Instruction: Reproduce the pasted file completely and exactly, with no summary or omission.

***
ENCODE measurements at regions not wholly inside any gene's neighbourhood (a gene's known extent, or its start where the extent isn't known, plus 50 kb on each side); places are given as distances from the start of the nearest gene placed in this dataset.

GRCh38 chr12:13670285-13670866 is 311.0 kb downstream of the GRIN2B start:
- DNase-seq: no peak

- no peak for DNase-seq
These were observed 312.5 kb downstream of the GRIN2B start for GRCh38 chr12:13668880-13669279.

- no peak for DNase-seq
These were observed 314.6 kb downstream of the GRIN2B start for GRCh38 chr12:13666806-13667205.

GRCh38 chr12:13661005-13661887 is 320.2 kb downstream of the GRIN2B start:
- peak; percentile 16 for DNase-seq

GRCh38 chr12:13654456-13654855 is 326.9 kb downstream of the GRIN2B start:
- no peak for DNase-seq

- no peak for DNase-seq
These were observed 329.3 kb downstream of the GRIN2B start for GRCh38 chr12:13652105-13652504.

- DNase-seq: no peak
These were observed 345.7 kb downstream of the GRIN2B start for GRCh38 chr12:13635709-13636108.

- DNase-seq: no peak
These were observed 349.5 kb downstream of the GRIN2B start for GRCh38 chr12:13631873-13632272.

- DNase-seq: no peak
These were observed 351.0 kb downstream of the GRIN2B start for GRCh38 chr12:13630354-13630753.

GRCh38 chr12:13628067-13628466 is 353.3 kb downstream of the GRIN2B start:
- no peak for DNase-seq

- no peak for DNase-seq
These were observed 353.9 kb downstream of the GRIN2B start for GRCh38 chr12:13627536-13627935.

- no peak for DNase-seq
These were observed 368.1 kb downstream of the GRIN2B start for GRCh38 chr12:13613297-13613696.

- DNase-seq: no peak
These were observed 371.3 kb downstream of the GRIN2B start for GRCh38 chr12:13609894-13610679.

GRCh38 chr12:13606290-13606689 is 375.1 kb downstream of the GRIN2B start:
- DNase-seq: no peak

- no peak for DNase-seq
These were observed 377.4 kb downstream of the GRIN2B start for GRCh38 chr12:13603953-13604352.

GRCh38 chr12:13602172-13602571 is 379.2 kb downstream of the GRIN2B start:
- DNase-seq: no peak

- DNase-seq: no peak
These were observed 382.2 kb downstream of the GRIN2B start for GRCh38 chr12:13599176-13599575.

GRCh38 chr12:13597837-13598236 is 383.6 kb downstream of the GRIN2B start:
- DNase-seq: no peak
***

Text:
ENCODE measurements at regions not wholly inside any gene's neighbourhood (a gene's known extent, or its start where the extent isn't known, plus 50 kb on each side); places are given as distances from the start of the nearest gene placed in this dataset.

GRCh38 chr12:13670285-13670866 is 311.0 kb downstream of the GRIN2B start:
- DNase-seq: no peak

- no peak for DNase-seq
These were observed 312.5 kb downstream of the GRIN2B start for GRCh38 chr12:13668880-13669279.

- no peak for DNase-seq
These were observed 314.6 kb downstream of the GRIN2B start for GRCh38 chr12:13666806-13667205.

GRCh38 chr12:13661005-13661887 is 320.2 kb downstream of the GRIN2B start:
- peak; percentile 16 for DNase-seq

GRCh38 chr12:13654456-13654855 is 326.9 kb downstream of the GRIN2B start:
- no peak for DNase-seq

- no peak for DNase-seq
These were observed 329.3 kb downstream of the GRIN2B start for GRCh38 chr12:13652105-13652504.

- DNase-seq: no peak
These were observed 345.7 kb downstream of the GRIN2B start for GRCh38 chr12:13635709-13636108.

- DNase-seq: no peak
These were observed 349.5 kb downstream of the GRIN2B start for GRCh38 chr12:13631873-13632272.

- DNase-seq: no peak
These were observed 351.0 kb downstream of the GRIN2B start for GRCh38 chr12:13630354-13630753.

GRCh38 chr12:13628067-13628466 is 353.3 kb downstream of the GRIN2B start:
- no peak for DNase-seq

- no peak for DNase-seq
These were observed 353.9 kb downstream of the GRIN2B start for GRCh38 chr12:13627536-13627935.

- no peak for DNase-seq
These were observed 368.1 kb downstream of the GRIN2B start for GRCh38 chr12:13613297-13613696.

- DNase-seq: no peak
These were observed 371.3 kb downstream of the GRIN2B start for GRCh38 chr12:13609894-13610679.

GRCh38 chr12:13606290-13606689 is 375.1 kb downstream of the GRIN2B start:
- DNase-seq: no peak

- no peak for DNase-seq
These were observed 377.4 kb downstream of the GRIN2B start for GRCh38 chr12:13603953-13604352.

GRCh38 chr12:13602172-13602571 is 379.2 kb downstream of the GRIN2B start:
- DNase-seq: no peak

- DNase-seq: no peak
These were observed 382.2 kb downstream of the GRIN2B start for GRCh38 chr12:13599176-13599575.

GRCh38 chr12:13597837-13598236 is 383.6 kb downstream of the GRIN2B start:
- DNase-seq: no peak